• LCD Soundsystem (2005, DFA/Capitol, 2CD): Christgau flagged this as a dud as soon as it came out, then backtracked and made it a low honorable mention as it garnered pazz & jop votes. I got this from the library, gave it one spin, and think it has some terrific things, like "Give It Up," and some so-so shit. I could see it growing on a person, or wearing out its welcome, but most likely it will just settle into its groove. Mostly hard, somewhat punkish, reminds me a bit of Wire, except when it doesn't. Could certainly be edited down to a single. B+(**)
  • Delbert McClinton: Cost of Living (2005, New West): Texas blues-country-alt-rock singer, plays harmonica, has recorded steadily since 1972. I remember having one of his records back in the '70s, but don't remember which, or anything about it -- looks like it must have been Love Rustler (1977, ABC). I always figured him as second-tier, the sort of guy you'd enjoy live -- after a couple of beers, anyway -- but you wouldn't pick off the record shelf as long as you have Joe Ely records. That makes him about the average New West artist, and this is his fourth album for them. Some blues, some country, an Eagles rip that ain't half bad; a few songs that could be Ely but only two that Joe'd keep: "Two Step Too" and "I Had a Real Good Time." B+(*)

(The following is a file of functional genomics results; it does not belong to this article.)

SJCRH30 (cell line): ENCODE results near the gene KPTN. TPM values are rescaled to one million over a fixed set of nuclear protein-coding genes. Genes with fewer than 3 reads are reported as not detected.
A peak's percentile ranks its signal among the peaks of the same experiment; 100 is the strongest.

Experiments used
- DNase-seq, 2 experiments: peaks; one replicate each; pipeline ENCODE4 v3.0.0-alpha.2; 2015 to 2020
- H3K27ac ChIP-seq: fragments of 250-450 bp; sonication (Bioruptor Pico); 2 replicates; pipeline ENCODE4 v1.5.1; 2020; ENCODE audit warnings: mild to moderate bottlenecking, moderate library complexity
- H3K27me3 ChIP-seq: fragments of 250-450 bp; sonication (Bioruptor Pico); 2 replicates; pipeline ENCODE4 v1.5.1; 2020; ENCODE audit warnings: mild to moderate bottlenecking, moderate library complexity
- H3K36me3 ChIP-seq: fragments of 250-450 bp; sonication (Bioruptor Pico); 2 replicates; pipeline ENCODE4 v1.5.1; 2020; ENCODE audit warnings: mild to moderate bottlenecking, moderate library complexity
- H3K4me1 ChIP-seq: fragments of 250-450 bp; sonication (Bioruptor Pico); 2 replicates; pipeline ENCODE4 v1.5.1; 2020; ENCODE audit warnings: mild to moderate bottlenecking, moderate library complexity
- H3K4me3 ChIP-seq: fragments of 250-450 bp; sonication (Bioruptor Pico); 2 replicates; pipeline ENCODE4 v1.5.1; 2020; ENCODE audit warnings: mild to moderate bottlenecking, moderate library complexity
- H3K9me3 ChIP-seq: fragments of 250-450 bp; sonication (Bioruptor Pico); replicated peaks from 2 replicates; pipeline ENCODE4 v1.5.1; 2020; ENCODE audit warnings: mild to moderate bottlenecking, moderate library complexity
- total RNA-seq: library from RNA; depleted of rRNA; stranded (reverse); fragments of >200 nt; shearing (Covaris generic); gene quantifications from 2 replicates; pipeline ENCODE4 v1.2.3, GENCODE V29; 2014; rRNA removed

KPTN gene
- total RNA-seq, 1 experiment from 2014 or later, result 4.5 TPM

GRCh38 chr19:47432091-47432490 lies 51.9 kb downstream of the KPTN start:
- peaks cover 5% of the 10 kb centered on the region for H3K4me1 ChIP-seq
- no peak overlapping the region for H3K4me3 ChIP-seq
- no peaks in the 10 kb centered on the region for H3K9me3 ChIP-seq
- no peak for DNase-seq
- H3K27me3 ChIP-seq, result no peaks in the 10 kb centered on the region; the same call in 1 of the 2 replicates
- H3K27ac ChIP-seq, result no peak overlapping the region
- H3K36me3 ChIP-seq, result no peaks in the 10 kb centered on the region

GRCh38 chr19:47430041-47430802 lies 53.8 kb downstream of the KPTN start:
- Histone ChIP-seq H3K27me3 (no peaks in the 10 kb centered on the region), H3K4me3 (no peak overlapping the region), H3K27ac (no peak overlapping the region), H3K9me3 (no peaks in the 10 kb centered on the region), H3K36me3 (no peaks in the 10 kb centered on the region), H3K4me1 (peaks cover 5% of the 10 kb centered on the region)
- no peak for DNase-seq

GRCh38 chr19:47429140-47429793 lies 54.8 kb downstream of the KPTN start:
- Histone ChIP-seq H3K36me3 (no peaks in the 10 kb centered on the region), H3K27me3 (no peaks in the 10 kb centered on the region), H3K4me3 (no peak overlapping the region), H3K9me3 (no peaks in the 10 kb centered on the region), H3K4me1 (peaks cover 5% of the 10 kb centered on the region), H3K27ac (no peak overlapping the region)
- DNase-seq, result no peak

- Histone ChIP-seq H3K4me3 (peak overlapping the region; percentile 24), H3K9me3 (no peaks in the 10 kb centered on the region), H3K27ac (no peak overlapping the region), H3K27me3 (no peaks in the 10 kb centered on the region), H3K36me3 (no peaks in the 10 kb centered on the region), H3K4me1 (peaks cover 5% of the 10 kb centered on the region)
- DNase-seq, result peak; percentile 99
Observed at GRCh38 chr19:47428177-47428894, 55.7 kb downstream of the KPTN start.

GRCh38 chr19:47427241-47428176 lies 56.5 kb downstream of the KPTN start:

• Mitch Miller & the Gang: Sing Along With Mitch (1958 [1990], Columbia): I remember when Miller's sing-along shtick came on television. Before that I thought Lawrence Welk was the absolute nadir of the musical world, but little did I know -- hell, in my sheltered childhood, I hadn't even heard Wagner back then. Miller himself is a legendarily nefarious personage in the history of popular music. Most of his damage was done as head of Columbia Records, which he kept firmly rutted in MOR pop while rock and roll gained ground everywhere else. Famously, he let Bob Dylan slip through as a harmless indulgence of John Hammond. Not all that he produced was awful. In fact, these acappella boys chorus versions of songs that predate the evolution of chestnuts aren't awful either. Just corny. C+
  • Original Irish Tenors: The Legendary Voices of Celtic Song (1921-53 [2006], Columbia/Legacy): Vintage recordings, transferred cleanly so you can hear the deep, rich clarity of the voices, which is what this music is about -- well, also a certain drunken braggadocio. Usually encountered as a stereotype, this strikes me as the real thing. B+(**)
  • John Rich: Underneath the Same Moon (1998-99 [2006], BNA/Legacy): This sat on the shelf until Rich hooked up with Big Kenny Alphin and sold some records as Big & Rich; mainstream country, nothing special except for the acapella gospel of "New Jerusalem." B